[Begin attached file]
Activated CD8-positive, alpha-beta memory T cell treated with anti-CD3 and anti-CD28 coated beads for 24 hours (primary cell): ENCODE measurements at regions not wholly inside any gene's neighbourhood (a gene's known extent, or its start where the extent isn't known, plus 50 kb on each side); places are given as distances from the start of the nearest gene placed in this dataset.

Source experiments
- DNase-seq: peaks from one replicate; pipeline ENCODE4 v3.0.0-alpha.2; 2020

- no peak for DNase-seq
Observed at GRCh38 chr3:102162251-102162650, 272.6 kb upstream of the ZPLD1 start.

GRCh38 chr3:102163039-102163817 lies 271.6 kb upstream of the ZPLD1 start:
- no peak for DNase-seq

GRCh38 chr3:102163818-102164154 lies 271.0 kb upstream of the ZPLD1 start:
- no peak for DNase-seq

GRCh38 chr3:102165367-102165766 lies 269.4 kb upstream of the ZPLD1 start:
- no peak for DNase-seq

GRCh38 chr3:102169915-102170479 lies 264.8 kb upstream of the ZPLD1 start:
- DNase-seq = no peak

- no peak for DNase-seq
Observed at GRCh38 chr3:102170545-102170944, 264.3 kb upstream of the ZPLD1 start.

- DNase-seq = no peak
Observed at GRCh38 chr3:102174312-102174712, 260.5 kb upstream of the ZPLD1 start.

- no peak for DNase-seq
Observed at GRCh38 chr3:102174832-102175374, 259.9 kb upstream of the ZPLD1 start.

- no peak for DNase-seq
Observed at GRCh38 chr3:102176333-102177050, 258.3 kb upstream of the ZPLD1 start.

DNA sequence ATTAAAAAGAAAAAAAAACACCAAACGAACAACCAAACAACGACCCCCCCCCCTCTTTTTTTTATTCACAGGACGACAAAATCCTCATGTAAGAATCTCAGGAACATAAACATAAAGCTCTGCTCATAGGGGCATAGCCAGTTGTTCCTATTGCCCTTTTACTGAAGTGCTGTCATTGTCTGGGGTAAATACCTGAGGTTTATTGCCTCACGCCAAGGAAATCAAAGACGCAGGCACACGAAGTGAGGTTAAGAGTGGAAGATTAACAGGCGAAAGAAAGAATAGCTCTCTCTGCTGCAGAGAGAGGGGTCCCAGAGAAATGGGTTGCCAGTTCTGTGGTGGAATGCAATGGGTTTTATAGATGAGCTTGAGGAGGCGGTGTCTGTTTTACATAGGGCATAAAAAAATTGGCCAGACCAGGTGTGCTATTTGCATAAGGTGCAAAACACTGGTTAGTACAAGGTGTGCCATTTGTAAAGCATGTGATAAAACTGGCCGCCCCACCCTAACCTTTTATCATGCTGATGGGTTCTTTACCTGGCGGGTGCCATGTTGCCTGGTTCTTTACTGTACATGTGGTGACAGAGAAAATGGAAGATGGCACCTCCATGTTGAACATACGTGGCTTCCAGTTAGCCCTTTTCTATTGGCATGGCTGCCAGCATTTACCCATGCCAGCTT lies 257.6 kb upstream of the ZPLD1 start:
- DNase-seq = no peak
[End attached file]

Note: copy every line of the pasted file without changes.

Activated CD8-positive, alpha-beta memory T cell treated with anti-CD3 and anti-CD28 coated beads for 24 hours (primary cell): ENCODE measurements at regions not wholly inside any gene's neighbourhood (a gene's known extent, or its start where the extent isn't known, plus 50 kb on each side); places are given as distances from the start of the nearest gene placed in this dataset.

Source experiments
- DNase-seq: peaks from one replicate; pipeline ENCODE4 v3.0.0-alpha.2; 2020

- no peak for DNase-seq
Observed at GRCh38 chr3:102162251-102162650, 272.6 kb upstream of the ZPLD1 start.

GRCh38 chr3:102163039-102163817 lies 271.6 kb upstream of the ZPLD1 start:
- no peak for DNase-seq

GRCh38 chr3:102163818-102164154 lies 271.0 kb upstream of the ZPLD1 start:
- no peak for DNase-seq

GRCh38 chr3:102165367-102165766 lies 269.4 kb upstream of the ZPLD1 start:
- no peak for DNase-seq

GRCh38 chr3:102169915-102170479 lies 264.8 kb upstream of the ZPLD1 start:
- DNase-seq = no peak

- no peak for DNase-seq
Observed at GRCh38 chr3:102170545-102170944, 264.3 kb upstream of the ZPLD1 start.

- DNase-seq = no peak
Observed at GRCh38 chr3:102174312-102174712, 260.5 kb upstream of the ZPLD1 start.

- no peak for DNase-seq
Observed at GRCh38 chr3:102174832-102175374, 259.9 kb upstream of the ZPLD1 start.

- no peak for DNase-seq
Observed at GRCh38 chr3:102176333-102177050, 258.3 kb upstream of the ZPLD1 start.

DNA sequence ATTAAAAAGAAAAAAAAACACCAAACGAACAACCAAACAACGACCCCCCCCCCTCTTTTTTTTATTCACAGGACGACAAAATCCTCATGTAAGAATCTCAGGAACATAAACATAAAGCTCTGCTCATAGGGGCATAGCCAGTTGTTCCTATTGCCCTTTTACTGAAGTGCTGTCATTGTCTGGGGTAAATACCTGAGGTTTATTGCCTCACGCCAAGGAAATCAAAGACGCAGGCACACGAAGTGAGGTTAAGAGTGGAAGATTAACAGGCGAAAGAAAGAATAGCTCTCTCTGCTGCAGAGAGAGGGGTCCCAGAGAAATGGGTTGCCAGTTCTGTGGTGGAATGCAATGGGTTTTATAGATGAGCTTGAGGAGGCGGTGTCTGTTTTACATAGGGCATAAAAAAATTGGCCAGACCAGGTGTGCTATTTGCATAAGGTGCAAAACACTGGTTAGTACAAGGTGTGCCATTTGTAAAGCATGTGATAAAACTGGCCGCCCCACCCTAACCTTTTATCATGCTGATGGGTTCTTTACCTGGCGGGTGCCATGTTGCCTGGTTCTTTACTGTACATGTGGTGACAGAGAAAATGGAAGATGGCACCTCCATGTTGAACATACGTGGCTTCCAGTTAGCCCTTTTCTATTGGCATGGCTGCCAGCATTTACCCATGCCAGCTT lies 257.6 kb upstream of the ZPLD1 start:
- DNase-seq = no peak